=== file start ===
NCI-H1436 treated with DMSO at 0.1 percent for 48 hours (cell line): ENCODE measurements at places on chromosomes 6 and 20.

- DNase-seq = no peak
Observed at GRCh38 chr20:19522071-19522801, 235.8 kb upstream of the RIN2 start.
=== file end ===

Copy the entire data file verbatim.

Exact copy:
NCI-H1436 treated with DMSO at 0.1 percent for 48 hours (cell line): ENCODE measurements at places on chromosomes 6 and 20.

- DNase-seq = no peak
Observed at GRCh38 chr20:19522071-19522801, 235.8 kb upstream of the RIN2 start.